Our Donors – The Beach-Stanton Family Fund
A Legacy of Giving that Spans Generations
A chance visit to Nantucket nearly 50 years ago first brought the Beach family to the island, and would lay the foundation for what would become one of Nantucket Cottage Hospital’s most meaningful and lasting relationships.
It was the mid-1960s when Debby Beach traveled to the island on a whim, and like so many others, she became entranced. She told her parents, Norman and Irene, about the little island community she had discovered, and they too became intrigued and decided to make the trip.
After their flight was diverted to Hyannis due to fog, the couple took an evening ferry and stayed at The Summer House in ‘Sconset. For Irene Beach, who would become known to many islanders simply as “Rene,” the ocean view was beautiful, but not the charming, cobblestoned village she had been promised. She and Norman then took a taxi into town “and the rest is history,” recalled her son-in-law, Dr. Robert Stanton.
“They walked down Old North Wharf and she fell in love with the place,” he said. “She pretty much never left the island. She decided that’s where they wanted to live.”
Rene and Norman, an executive with Kodak in Rochester, NY, purchased a lot on India Street and built a home that just happened to be located across the street from the Nantucket Cottage Hospital Thrift Shop. It wasn’t long before Rene knocked on the Hospital Thrift Shop’s door, wondering what she could do to help.
Over the years and decades that followed, Norman, Rene and their family committed themselves to helping the Hospital Thrift Shop and the hospital itself with an uncommon level of dedication and vigor.
Today, even after their passing, the Beach-Stanton Family Fund carries on their legacy of generosity to Nantucket Cottage Hospital. Dr. Robert Stanton, now an orthopedic surgeon in Connecticut, oversees the Beach-Stanton Family Fund and fondly recalled the family’s long history with the Hospital Thrift Shop, Nantucket Cottage Hospital and the island. Shortly after they completed their home on India Street, Norman became the Hospital Thrift Shop’s bookkeeper, while Rene volunteered inside the store, doing everything from stocking shelves to ironing clothes, or ensuring that there was adequate parking for volunteers like her. 22
“I just love that old building, making it pretty!” Rene told Yesterday’s Island in 2007.
The couple also donated countless items to the Hospital Thrift Shop over the years which ultimately generated additional funds for the hospital. Rene would become the Hospital Thrift Shop’s longest-serving volunteer, yet repeatedly turned down requests to serve as its president, preferring to work behind the scenes for the benefit of the hospital. In addition to her work at the Hospital Thrift Shop, she also volunteered at hospital events like the annual NCH Health Fair.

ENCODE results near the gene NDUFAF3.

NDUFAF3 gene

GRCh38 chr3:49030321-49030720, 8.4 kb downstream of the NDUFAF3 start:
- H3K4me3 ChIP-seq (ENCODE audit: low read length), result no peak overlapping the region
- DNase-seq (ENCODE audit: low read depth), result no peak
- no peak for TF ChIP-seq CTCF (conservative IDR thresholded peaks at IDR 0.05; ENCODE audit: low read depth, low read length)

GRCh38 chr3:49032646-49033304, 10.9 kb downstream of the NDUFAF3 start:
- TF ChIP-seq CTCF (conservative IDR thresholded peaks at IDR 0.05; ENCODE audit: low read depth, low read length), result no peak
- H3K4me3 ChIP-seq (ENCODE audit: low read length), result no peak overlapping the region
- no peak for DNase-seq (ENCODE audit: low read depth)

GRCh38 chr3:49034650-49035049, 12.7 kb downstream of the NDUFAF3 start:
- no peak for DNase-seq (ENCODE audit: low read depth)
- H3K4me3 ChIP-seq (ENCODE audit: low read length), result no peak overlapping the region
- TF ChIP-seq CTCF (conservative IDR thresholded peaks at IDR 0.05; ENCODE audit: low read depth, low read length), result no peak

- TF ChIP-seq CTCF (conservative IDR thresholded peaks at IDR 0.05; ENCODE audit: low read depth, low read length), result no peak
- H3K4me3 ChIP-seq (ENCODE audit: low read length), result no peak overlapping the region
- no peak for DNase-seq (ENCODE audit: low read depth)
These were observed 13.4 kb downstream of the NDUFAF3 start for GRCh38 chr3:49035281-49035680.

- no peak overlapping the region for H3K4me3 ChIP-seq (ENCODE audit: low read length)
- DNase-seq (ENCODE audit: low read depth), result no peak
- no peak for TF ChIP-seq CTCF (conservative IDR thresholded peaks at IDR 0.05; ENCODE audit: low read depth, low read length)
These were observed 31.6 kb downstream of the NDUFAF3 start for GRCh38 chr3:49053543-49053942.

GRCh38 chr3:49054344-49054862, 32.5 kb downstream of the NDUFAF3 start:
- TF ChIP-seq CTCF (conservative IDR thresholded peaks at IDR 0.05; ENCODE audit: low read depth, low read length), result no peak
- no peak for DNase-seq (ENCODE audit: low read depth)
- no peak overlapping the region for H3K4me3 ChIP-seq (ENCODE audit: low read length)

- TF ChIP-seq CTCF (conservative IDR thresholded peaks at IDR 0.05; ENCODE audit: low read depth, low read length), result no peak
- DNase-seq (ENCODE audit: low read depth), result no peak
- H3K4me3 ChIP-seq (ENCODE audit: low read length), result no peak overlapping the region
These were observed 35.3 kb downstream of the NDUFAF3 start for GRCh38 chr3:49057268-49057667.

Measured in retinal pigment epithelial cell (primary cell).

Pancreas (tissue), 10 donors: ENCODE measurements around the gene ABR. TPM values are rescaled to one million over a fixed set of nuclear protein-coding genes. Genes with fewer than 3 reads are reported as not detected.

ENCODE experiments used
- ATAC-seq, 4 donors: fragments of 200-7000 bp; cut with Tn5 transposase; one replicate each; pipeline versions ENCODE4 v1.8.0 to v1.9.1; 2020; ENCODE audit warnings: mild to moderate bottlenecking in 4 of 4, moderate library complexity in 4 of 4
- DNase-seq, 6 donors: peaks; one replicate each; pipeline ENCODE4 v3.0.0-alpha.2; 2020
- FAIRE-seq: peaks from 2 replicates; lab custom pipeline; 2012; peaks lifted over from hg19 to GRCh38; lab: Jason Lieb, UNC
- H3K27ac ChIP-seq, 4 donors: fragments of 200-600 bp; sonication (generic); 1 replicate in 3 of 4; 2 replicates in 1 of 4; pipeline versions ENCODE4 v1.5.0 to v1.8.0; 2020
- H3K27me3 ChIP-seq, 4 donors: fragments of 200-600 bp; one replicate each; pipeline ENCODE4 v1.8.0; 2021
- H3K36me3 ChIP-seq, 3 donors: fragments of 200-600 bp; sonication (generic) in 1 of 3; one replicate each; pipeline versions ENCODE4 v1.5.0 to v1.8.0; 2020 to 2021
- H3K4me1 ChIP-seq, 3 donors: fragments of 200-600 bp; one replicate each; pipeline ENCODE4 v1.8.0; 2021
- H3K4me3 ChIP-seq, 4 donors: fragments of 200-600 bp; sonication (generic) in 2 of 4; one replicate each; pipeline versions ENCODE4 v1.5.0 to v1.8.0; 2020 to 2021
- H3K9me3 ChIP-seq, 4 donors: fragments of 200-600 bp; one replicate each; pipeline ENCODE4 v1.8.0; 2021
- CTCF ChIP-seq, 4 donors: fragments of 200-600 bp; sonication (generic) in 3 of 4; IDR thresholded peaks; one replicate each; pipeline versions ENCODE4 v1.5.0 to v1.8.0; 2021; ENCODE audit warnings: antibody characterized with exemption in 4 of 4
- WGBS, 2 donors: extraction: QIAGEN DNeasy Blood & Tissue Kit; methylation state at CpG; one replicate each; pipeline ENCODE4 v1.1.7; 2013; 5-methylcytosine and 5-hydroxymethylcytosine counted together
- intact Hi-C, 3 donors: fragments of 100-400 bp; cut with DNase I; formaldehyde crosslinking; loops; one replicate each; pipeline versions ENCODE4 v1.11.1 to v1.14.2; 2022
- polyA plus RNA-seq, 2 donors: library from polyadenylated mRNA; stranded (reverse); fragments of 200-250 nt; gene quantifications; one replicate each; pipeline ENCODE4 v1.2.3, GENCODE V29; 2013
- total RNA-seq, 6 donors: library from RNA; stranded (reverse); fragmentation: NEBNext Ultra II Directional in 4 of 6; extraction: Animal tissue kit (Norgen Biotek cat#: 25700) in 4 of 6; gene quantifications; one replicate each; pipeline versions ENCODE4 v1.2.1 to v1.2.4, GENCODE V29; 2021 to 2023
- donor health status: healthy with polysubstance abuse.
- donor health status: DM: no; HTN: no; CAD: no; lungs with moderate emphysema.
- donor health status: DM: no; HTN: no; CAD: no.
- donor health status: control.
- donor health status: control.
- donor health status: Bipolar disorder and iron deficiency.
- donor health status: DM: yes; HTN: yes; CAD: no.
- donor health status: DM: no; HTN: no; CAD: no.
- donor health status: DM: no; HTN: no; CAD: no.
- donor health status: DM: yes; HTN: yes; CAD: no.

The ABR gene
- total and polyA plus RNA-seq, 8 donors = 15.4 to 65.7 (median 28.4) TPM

“She would always be there to open the door (of the Thrift Shop) year-round, letting people bring things in,” Dr. Stanton said. “She was always doing something to help the hospital.”
In addition to his role at the Hospital Thrift Shop, Norman served on the hospital’s Board of Trustees for many years, and later stayed active in its affairs as a Trustee emeritus. Norman was a constant advocate for the hospital, even insisting that a required surgery be done on the island rather than in Boston.
“He was devoted to that hospital,” Dr. Stanton recalled. “He said ‘I’m a Trustee, I’m having my surgery here’.”
The countless volunteer hours contributed by Norman and Rene were in addition to the thousands of dollars they donated to the hospital over the years.
For Dr. Stanton and his late wife Debby, an artist who passed away in 2013, the connection to Nantucket goes well beyond visits to Norman and Rene’s home on India Street. In the mid-1970s, while he was a resident physician at Yale-New Haven Hospital, Dr. Stanton would spend his summers as a visiting physician at NCH.
“It was a lot of fun,” he said of his time at NCH, although back in those days, he admitted, it was pretty quiet at the hospital, even in the summer months. “The nursing staff was wonderful.”
Debby volunteered at the Hospital Thrift Shop when she was on-island, and helped her mother maintain “her room” – the one immediately to the left when you walked in. During a Festival of Trees event at the Nantucket Historical Association, Debby and Rene once decorated a Christmas tree with Hospital Thrift Shop bags, one for each year since it opened in 1929, with the annual gift amount given to NCH written on the side.
Dr. Stanton’s own son Jim visited Nantucket when he was just weeks old, and took his first steps inside one of the hospital’s employee houses. Now 38, Jim returns to Nantucket each year with his own children.
From one generation to the next, the Beach-Stanton Family continues to honor the tradition of giving back to the hospital that Norman and Rene so generously established.